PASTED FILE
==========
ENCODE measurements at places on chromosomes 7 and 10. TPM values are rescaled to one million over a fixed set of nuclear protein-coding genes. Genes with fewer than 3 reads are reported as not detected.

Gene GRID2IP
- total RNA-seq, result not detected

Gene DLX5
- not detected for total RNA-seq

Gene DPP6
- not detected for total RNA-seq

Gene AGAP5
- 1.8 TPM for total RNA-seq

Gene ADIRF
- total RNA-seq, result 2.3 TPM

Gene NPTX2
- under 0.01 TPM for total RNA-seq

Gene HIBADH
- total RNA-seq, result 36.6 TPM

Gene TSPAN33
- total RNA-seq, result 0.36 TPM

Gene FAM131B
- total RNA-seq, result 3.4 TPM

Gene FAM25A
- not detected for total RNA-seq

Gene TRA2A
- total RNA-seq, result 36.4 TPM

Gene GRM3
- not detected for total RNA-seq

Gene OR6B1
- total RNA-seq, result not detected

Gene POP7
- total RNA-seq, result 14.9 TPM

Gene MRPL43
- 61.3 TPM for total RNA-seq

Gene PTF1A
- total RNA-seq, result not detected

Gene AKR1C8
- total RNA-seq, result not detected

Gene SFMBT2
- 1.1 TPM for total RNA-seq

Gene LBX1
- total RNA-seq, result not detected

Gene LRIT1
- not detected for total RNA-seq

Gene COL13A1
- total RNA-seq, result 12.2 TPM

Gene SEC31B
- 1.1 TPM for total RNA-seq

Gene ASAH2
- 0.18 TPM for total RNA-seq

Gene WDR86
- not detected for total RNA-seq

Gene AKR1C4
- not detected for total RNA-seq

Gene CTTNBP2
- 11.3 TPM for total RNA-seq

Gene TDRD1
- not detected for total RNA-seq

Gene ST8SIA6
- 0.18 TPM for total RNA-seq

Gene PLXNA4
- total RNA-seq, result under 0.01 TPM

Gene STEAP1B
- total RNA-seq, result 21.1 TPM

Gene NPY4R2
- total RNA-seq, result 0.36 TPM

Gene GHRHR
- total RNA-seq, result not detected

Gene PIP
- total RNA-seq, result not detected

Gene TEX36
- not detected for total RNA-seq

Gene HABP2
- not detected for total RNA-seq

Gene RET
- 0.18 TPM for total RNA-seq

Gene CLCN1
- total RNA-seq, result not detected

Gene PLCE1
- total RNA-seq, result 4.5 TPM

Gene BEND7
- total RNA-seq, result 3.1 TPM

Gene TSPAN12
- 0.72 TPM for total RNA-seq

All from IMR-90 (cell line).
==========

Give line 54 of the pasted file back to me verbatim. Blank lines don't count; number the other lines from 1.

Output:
Gene TDRD1